The flowers were just about bloom in Colorado on April 22, 2019. Children were playing outdoors, pollinators were waking up, groggy from a season of hibernation.
It was Earth Day, and a man in a bright yellow biohazard suit was spraying harmful pesticides all over the neighborhood.
A video posted to Instagram by a Boulder, Colo., resident shows the man, working with a tree care company, hired by a property owner, spraying quarts of Astro insecticide over a large evergreen tree, as well as the surrounding plants and yards, children’s toys and patio furniture.
The chemicals were being applied to the evergreens to stop the ips pine bark beetles, or engraver beetles, from infesting the trees with larvae, causing them to weaken, die, and fall. According to Bark and Wood Boring Beetles of the World, engraver beetles are “second only to the southern pine beetle in the number of trees killed by southern forest insects.”
According to a document provided by the FMC corporation, the main active ingredient in Astro insecticide, Permethrin, is hazardous to humans and domestic animals, and extremely toxic to fish and aquatic organisms. As such, it should not be used where runoff would carry it into water systems. It is also highly toxic to bees, especially when applied to blooming plants or weeds.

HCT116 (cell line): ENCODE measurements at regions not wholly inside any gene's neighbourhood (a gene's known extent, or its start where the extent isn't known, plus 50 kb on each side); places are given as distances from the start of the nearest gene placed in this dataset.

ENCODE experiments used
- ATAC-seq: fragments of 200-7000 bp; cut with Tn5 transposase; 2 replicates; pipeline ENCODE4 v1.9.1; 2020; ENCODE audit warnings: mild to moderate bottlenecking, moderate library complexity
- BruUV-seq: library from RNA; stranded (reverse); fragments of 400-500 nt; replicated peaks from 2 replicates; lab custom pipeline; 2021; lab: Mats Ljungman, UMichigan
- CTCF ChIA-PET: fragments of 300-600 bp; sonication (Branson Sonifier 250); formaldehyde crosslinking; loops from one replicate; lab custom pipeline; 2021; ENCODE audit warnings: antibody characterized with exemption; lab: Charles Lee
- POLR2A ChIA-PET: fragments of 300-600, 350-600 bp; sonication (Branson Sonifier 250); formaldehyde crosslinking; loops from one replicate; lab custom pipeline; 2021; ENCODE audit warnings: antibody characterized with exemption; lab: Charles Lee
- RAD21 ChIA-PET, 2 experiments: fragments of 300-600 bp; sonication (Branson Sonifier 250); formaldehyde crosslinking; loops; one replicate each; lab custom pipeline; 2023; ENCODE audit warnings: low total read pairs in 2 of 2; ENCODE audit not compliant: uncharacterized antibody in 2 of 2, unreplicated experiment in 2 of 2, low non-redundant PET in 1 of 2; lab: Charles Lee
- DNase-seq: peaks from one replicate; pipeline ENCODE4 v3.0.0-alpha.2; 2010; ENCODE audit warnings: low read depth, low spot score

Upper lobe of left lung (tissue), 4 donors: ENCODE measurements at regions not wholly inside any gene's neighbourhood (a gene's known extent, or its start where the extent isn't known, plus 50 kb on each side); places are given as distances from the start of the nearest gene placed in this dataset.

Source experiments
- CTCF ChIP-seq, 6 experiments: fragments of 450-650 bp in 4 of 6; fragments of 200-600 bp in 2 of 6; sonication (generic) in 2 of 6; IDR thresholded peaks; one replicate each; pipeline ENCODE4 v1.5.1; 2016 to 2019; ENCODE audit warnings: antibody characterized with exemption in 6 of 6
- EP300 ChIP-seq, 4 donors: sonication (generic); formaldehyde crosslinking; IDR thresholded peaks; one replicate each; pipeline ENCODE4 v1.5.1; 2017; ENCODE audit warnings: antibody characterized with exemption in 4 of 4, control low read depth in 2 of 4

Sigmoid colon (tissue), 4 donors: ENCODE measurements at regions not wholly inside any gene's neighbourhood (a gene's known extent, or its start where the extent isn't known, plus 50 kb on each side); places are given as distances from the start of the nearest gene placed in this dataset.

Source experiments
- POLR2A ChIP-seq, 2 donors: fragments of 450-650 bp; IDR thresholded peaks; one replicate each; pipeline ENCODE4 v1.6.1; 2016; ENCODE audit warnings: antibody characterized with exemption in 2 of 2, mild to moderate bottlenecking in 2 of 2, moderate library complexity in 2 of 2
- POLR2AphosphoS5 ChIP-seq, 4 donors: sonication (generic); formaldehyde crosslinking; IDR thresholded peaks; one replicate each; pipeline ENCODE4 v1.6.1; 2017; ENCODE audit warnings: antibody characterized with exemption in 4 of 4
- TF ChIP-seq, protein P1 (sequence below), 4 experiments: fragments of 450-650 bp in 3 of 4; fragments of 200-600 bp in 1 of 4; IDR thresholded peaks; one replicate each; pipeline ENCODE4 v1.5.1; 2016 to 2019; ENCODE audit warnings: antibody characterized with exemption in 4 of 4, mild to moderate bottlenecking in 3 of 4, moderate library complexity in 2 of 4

In the midwestern United States, golden dandelions begin bloom in early spring, the first source of pollen and nectar for waking pollinators. With bees now largely considered endangered, suffering massive die-offs related to strong insecticides and neurotoxins, there is a high likelihood that those exposed to permethrin this year will be killed off, as well.
Astro insecticide’s directions for use maintain that it is a violation of federal law to apply it in a way that would put it in contact with other people, indirectly or through drift from wind.
While the instructions for permethrin-based products indicate that humans and animals face much less of a health threat once the chemical has dried, the results of an Agricultural Health Study, detailed in an American Association for Cancer Research meeting in 2019, shows that the effects of permethrin exposure persist even in the pesticide application off-season.
According to Cancer Therapy Advisor, blood samples collected 3 weeks after permethrin was first applied reflected “increases in the adjusted mean immature granulocyte count, mean corpuscular volume, and red blood cell distribution width; and decreases in red blood cell count and hemoglobin. In addition, decreases in red blood cell count and hemoglobin and increases in red blood cell distribution.”
“Given the widespread use of permethrin in both residential and commercial settings, our findings may have public health implications beyond occupationally exposed pesticide applicators,” the study authors wrote.
The National Pesticide Information Center, while classifying permethrin as “highly toxic” to fish and bees, does not label the chemical toxic to humans, though it can lead to nausea, breathing difficulties, and headaches when inhaled.
See the full video below.
Matthew Russell is a West Michigan native and with a background in journalism, data analysis, cartography and design thinking. He likes to learn new things and solve old problems whenever possible, and enjoys bicycling, going to the dog park, spending time with his daughter, and coffee.